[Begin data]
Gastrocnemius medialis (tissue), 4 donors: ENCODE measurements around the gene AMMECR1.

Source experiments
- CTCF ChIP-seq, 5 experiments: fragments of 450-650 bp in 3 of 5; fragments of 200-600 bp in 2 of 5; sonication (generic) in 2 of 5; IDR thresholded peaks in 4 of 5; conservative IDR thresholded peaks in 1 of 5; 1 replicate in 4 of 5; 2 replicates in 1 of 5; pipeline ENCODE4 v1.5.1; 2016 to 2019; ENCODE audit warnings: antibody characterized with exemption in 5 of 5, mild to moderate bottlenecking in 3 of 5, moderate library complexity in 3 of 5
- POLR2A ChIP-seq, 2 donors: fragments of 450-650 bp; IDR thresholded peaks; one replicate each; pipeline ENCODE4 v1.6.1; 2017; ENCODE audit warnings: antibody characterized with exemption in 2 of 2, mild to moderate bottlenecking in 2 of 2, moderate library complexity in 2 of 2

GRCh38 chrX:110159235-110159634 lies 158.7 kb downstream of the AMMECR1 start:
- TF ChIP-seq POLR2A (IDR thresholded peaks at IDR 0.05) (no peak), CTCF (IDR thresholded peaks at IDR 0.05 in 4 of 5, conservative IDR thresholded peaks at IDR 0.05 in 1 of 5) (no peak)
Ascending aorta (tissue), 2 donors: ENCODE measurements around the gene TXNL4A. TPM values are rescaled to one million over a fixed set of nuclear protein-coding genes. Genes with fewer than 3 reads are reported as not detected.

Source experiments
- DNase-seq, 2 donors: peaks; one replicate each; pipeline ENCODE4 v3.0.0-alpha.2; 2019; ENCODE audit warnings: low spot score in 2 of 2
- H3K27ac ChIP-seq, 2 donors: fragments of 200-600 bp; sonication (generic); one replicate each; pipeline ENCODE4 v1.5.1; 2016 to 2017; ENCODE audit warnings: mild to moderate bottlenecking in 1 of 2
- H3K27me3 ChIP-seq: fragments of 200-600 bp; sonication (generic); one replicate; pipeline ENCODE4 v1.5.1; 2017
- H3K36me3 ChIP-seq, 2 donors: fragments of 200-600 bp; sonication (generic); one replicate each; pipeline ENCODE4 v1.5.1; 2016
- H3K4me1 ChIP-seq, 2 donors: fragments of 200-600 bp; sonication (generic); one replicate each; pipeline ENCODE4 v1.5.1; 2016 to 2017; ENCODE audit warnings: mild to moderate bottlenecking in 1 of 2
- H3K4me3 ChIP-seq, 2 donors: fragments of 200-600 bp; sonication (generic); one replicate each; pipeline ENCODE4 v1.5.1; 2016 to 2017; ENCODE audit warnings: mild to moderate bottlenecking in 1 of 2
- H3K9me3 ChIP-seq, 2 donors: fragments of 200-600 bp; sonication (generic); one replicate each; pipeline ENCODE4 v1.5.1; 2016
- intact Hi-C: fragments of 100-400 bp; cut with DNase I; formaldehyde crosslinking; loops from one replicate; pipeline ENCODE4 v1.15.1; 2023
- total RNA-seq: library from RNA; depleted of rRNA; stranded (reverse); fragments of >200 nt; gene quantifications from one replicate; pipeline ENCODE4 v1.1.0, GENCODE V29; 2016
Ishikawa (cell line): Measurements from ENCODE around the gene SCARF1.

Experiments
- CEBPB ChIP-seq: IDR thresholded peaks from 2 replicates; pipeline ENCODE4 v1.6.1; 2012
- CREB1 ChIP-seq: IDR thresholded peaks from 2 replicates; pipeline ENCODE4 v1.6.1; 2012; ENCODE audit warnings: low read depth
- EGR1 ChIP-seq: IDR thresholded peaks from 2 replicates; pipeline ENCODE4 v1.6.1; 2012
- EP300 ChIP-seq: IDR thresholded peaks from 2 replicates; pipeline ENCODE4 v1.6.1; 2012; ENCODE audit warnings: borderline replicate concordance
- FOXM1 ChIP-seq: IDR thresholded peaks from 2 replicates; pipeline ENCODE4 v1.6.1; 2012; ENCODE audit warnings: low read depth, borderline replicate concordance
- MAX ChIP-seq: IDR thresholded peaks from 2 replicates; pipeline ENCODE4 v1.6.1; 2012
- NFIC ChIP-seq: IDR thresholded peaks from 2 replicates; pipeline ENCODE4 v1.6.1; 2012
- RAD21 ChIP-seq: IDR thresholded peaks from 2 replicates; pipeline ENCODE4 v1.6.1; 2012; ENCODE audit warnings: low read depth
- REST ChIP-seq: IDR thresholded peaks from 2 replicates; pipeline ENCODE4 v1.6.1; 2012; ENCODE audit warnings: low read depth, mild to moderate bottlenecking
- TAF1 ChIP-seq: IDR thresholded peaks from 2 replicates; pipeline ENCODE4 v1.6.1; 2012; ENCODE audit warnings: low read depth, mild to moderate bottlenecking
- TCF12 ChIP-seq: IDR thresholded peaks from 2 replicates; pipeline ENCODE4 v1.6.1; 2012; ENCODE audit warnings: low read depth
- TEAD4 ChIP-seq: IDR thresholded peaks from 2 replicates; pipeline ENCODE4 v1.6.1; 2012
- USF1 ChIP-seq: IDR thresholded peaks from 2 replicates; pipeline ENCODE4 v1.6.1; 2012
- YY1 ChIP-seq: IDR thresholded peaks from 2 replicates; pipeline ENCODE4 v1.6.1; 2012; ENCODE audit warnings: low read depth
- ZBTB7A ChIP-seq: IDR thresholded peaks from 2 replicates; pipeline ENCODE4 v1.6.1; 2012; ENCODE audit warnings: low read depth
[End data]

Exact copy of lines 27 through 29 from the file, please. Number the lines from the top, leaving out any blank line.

- RAD21 ChIP-seq: IDR thresholded peaks from 2 replicates; pipeline ENCODE4 v1.6.1; 2012; ENCODE audit warnings: low read depth
- REST ChIP-seq: IDR thresholded peaks from 2 replicates; pipeline ENCODE4 v1.6.1; 2012; ENCODE audit warnings: low read depth, mild to moderate bottlenecking
- TAF1 ChIP-seq: IDR thresholded peaks from 2 replicates; pipeline ENCODE4 v1.6.1; 2012; ENCODE audit warnings: low read depth, mild to moderate bottlenecking